Gift Planner Turned Financial Advisor Discusses Ultra-Wealthy | Sharpe Group
Posted May 1st, 2001

Gift Planner Turned Financial Advisor Discusses Ultra-Wealthy

As an attorney, financial advisor, and former fund development executive, John Goodwin has spent most of his career helping people meet their personal and philanthropic goals. In this “Gift Planner Profile,” Mr. Goodwin shares his thoughts on the giving habits of the ultra-wealthy and how proposed estate tax changes may affect the giving of significant wealth holders.

Give & Take: Tell us a little about your background as an attorney and planned giving officer.

Goodwin: I started practicing law in 1986 in the estate planning group of one of the largest law firms here in Seattle. Even at that time I had an interest in planned giving because my older brother, Mike, then was director of planned giving at Washington State University. In the scope of that work, I had the opportunity to become the charitable specialist in the firm and be involved in setting up private foundations and charitable trusts and to help structure large outright gifts on behalf of clients. I was recruited to the University of Washington by Frank Minton who was then the director of planned giving and spent eight years there altogether. After three years in planned giving I became the associate vice president in charge of the campus-wide major and planned gifts program including all the school and college development directors and assistant deans. What we had was an integrated planned and major gifts model involving both a central staff and a decentralized staff with extensive cross training, obviously somewhat influenced by Robert Sharpe’s thinking at that time.

Give & Take: How did you come to your current position as a financial advisor?

Goodwin: When I left the U of W, I set up a consulting business providing strategic counsel on large-scale philanthropy to local foundations and high-net worth individuals. I came to the realization that this strategic advising work needed to be done within the broader framework of wealth creation and wealth management. That is in large measure why I joined the wealth management firm, Quellos Group. I am now able to continue to provide strategic counsel about philanthropy as an integrated component of the overall plan to grow wealth and eventually distribute wealth to both the family and the broader community. I view all my prior experiences—as an estate planning lawyer, charitable gift planner, major gift fundraiser, philanthropic consultant—as integral to developing a comprehensive sense of what it means to provide “wealth management” advice. I think I have a good sense of what motivates wealthy people, what makes them feel good, and how they want to relate to the management and use of their wealth.

Give & Take: What have you found to be the primary reasons people make large current or deferred gifts?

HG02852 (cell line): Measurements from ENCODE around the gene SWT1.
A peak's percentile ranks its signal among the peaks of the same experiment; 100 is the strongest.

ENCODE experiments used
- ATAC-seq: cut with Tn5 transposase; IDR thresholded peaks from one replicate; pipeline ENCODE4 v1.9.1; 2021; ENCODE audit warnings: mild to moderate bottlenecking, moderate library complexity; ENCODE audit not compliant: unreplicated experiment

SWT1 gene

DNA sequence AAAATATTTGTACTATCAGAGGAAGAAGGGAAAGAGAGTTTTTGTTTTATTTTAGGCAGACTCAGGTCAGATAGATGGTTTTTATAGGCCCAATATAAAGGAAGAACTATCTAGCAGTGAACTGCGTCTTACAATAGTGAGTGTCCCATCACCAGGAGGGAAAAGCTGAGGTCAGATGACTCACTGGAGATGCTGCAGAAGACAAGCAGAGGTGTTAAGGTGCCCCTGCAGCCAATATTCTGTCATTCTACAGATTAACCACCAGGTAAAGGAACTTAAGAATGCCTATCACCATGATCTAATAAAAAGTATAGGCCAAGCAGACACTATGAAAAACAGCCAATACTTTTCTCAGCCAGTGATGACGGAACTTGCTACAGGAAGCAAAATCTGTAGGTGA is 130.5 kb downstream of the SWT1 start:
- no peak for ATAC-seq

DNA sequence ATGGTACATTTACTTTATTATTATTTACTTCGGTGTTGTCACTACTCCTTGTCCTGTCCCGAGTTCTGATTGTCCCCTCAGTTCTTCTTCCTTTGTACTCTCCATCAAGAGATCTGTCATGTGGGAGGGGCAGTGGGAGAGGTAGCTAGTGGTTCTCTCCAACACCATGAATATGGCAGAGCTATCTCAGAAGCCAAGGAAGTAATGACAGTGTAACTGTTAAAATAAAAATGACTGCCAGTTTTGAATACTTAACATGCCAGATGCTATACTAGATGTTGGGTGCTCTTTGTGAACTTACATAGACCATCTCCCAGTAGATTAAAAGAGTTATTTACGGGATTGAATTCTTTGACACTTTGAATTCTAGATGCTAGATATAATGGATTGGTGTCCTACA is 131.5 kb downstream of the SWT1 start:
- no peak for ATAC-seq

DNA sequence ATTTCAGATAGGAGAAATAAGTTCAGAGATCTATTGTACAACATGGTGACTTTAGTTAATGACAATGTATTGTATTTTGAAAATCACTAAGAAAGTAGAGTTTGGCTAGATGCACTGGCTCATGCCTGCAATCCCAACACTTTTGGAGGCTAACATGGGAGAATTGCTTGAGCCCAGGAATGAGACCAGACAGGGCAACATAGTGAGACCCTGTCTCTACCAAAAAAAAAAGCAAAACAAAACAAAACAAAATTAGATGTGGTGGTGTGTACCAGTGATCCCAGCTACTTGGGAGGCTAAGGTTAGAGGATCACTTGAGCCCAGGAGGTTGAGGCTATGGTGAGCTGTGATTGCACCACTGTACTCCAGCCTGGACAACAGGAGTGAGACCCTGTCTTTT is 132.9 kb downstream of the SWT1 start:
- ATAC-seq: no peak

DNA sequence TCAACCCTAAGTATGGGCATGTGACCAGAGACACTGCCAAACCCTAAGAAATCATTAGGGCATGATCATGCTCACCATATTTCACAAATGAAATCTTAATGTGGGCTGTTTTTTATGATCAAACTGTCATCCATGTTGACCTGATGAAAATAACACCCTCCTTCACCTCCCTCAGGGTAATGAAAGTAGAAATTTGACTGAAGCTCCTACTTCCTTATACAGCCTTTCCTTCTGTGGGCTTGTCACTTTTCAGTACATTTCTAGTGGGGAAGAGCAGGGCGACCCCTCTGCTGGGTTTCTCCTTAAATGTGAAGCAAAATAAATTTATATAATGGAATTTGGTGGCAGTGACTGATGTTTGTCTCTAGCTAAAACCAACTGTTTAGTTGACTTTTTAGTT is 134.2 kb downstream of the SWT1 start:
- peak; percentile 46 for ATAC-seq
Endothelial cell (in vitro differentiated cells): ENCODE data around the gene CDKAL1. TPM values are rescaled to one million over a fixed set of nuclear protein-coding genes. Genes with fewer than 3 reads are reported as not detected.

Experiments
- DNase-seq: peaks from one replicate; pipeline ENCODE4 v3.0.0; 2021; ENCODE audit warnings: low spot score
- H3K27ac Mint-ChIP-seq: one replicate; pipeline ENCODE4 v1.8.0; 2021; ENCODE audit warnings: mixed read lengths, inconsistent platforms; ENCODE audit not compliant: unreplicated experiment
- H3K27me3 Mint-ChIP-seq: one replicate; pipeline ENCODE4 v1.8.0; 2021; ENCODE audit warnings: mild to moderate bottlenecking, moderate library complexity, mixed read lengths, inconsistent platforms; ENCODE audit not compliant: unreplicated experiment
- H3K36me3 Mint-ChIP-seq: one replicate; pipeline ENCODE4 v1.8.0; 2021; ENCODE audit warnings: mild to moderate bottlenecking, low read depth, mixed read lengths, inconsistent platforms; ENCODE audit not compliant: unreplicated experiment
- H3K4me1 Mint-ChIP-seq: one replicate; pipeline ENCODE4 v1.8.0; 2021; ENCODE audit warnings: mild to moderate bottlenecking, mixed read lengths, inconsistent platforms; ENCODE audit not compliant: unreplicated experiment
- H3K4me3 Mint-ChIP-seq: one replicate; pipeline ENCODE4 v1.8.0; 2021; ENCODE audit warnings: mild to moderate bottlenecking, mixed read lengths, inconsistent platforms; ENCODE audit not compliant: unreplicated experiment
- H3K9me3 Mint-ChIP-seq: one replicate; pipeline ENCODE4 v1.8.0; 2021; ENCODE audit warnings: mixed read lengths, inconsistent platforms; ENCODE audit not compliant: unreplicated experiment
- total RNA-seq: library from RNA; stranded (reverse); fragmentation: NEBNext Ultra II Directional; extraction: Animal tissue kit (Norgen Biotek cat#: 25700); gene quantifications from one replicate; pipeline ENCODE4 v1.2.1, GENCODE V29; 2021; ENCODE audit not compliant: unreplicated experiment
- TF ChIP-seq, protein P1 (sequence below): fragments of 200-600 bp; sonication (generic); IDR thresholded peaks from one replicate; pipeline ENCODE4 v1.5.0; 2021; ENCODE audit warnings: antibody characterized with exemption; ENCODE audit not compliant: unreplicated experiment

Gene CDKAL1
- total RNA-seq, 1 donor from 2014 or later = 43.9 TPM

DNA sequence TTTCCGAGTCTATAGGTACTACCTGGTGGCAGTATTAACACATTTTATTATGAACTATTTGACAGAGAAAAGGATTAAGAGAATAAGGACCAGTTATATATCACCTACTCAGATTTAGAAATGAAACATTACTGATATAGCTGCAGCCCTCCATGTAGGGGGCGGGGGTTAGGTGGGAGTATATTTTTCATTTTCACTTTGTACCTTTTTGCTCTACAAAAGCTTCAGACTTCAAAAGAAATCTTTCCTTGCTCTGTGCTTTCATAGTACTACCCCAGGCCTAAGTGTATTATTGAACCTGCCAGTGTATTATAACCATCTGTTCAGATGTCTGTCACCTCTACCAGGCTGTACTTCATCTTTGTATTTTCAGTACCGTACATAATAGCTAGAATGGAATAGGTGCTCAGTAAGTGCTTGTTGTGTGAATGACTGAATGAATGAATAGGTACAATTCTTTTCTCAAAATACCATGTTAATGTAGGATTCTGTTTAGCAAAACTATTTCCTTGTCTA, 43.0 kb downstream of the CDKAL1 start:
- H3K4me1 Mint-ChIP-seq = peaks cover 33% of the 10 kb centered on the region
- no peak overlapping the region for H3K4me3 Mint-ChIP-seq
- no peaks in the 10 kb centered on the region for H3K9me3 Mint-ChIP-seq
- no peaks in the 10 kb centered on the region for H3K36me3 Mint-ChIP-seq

Goodwin: I think that the reason people ultimately make those gifts is because they are deeply engaged in the organization or the cause, they see a need, and they see an opportunity to make a difference. There’s a hurdle that is then presented: Do they have the financial capability or capacity to make a substantial gift commitment? Once they satisfy themselves that they do, it is really a no-brainer to make that commitment given their level of engagement. In my work, it has always been about the donor seeing a need, seeing a way to make a difference, and feeling connected and financially secure enough to be able to make a substantial gift. Part of that is getting good advice, which came through in the Bankers Trust survey (Click here to see page 1 for more on this survey). Very few people are able to figure it all out on their own. It helps for potential donors to get good advice that can help them decide that they do have enough wealth to make a sizable commitment, advice about how to structure a gift so that it is tax efficient and tax sensitive, and advice about how to structure a gift so that it really makes a difference for the organization.

Give & Take: What impact do you think estate tax changes may have on giving by the wealthy during life and at death?

Goodwin: We deal with people who are the ultra-affluent, those with $50 million or more. With regard to this question, I think you must separate out this group of people from those with fewer assets who will also be affected by estate tax reform or repeal. As you saw in the Bankers Trust survey, one of the questions that confronts wealthy people is “do I have enough wealth to secure my needs and the needs of my children?” At lower levels of wealth, it does seem to me that changes in the estate tax would drive more money to both family and charity, probably, as noted in the Bankers Trust survey, in a ratio that distributes a somewhat higher percentage of the tax savings to children. Over a certain level of wealth, however, people know that their needs are secure, and they have identified some level of wealth that they want their children to have. Any amount of wealth they manage to accumulate above that level, they wouldn’t give to their children for fundamental reasons that don’t relate to the tax structure or changes in the tax structure. For example, they may not want to demotivate their children. For the ultra affluent clients that I deal with, I don’t think estate tax reduction or changes would fundamentally affect their charitable aspirations because most of our clients drive the residue of their estate to charity after they have provided adequately for children and other loved ones. I don’t expect that to change.